The Very Good News! 
Therefore let us be grateful for receiving a kingdom that cannot be shaken, and thus let us offer to God acceptable worship, with reverence and awe, for our God is a consuming fire. This is comforting to the lover of God! He has it all under control. We turn our eyes upward in thanksgiving--in the face of calamity--because the kingdom of God CANNOT BE SHAKEN! Nothing catches God by surprise. He never snaps his fingers saying, "Boy, I sure didn't see THAT coming!" Oh, no! All arranged, controlled. 

We are not urged to breath a sigh of relief, to sort of wipe our brow at this "good news." No, we ARE urged, yea, commanded to worship correctly. Offer God acceptable worship, which is done in reference and awe. Lacking this, the church and culture collapse all around her. Hear A. W. Tozer from "The Knowledge of the Holy":
Perverted notions about God soon rot the religion in which they appear. The long career of Israel demonstrates this clearly enough, and the history of the Church confirms it. So necessary to the Church is a lofty concept of God that when that concept in any measure declines, the Church with her worship and her moral standards declines along with it. The first step down for any church is taken when it surrenders its high opinion of God.
Varied descriptions of God abound, as people define Him according to their own pleasure. But God will not be so defined! He is, in fact, "a consuming fire!" Indeed, whatever else we may infer, know this . . . God is not to be trifled with! Too lightly do many people hold the weighty majesty of the God of all the earth, when they should humbly bow before Him.

These things you have done, and I have been silent; you thought that I was one like yourself. But now I rebuke you and lay the charge before you. Psalm 50:21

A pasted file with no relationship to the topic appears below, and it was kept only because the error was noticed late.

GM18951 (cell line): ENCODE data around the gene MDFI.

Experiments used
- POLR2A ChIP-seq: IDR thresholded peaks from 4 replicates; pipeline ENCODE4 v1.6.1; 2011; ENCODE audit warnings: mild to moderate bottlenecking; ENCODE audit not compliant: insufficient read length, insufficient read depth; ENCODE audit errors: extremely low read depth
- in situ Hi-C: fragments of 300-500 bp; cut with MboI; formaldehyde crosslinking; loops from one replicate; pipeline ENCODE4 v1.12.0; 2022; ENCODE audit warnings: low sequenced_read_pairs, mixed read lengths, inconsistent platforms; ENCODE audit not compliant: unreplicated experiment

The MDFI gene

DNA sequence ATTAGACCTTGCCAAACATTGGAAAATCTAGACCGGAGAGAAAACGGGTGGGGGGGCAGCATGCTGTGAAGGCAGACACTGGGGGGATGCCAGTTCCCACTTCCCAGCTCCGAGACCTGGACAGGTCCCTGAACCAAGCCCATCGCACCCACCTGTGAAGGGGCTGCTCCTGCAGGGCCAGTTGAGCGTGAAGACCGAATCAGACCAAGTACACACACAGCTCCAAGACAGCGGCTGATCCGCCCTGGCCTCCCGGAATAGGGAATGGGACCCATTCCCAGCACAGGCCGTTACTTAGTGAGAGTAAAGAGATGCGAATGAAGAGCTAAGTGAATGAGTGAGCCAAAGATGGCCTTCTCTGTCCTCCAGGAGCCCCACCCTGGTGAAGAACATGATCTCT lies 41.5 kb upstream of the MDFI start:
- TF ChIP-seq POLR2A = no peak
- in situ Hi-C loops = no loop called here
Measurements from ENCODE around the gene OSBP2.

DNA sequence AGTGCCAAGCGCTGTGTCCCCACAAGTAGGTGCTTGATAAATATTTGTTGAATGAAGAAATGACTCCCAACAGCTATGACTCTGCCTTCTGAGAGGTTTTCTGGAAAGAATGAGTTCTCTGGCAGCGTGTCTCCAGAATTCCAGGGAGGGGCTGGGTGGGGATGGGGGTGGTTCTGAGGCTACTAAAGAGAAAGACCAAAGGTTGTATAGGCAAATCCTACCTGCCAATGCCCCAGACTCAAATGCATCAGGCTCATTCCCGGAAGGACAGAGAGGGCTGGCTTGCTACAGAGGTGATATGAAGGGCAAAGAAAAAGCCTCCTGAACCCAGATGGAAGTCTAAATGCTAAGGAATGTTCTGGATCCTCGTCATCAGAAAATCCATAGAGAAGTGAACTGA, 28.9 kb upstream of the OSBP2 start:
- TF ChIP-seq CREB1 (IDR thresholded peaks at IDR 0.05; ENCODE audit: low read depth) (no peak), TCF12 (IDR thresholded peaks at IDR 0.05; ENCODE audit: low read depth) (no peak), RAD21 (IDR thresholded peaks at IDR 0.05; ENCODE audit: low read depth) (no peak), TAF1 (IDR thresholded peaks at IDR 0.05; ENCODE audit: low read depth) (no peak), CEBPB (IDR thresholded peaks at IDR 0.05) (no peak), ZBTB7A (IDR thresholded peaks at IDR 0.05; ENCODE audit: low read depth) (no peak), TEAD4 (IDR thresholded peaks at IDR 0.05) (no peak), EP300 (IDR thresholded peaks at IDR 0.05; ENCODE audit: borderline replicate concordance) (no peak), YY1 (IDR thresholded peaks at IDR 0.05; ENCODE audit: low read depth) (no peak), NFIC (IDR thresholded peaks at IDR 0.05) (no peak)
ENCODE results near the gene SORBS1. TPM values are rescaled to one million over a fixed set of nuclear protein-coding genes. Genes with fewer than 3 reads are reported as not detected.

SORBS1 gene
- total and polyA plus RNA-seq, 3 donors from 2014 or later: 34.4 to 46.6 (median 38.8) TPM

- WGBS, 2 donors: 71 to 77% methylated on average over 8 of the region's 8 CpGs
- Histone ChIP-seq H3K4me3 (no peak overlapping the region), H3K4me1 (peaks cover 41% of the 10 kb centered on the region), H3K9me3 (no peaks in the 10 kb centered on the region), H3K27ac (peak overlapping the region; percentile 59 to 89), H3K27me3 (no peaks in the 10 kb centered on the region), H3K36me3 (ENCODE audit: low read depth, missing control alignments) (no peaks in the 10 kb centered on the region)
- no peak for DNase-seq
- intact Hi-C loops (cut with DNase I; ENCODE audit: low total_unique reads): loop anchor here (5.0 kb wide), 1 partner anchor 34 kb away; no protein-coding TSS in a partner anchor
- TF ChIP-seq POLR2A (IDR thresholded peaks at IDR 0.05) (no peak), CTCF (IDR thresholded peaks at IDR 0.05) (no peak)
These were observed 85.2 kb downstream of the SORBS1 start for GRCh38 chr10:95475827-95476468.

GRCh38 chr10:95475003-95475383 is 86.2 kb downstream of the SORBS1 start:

The kingdom of God, though he allows it to suffer attacks today will not hold off his judgment forever. This knowledge (if understood) would afflict the comfortable, and comfort the afflicted.

Wednesday, May 26

Complaining Is Unreasonable

In college (BJU), we had signs on the dorm rooms which read, "Griping Not Tolerated." Oh, that it could so easily be controlled! Really, it just doesn't hold up in the courts of God to complain, especially about what He has ordered. God lovingly took care of his children as they wandered in the desert of faithlessness by providing for their immediate food needs through miraculous "bread" from heaven. Deuteronomy 8 explains the theological purpose of the manna. It was to teach them to depend on, yea, to listen to God. 
And you shall remember the whole way that the Lord your God has led you these forty years in the wilderness, that he might humble you, testing you to know what was in your heart, whether you would keep his commandments or not. And he humbled you and let you hunger and fed you with manna, which you did not know, nor did your fathers know, that he might make you know that man does not live by bread alone, but man lives by every word that comes from the mouth of the Lord (Deut. 8:2-3).
Manna (literally, "what is it?") was intended NOT just for life-sustaining food, but more importantly as a means to improve Israel's faith. Faith always trumps need. Yet, it is so often through faith that we find our needs met! Give a man what he wants and you take care of him for a moment. Teach him to cry out to God in faith and you give him what he needs for a lifetime! Honestly, man does not need food, at least not like he needs God . . . and this, more than he knows! God is abundantly good to all mankind whenever he forces us to confess this truth.

On at least one occasion, the Israelites griped about having to eat the miraculous supply of manna:
Now the rabble that was among them had a strong craving. And the people of Israel also wept again and said, “Oh that we had meat to eat! We remember the fish we ate in Egypt that cost nothing, the cucumbers, the melons, the leeks, the onions, and the garlic. But now our strength is dried up, and there is nothing at all but this manna to look at.”  (Numbers 11:4-6)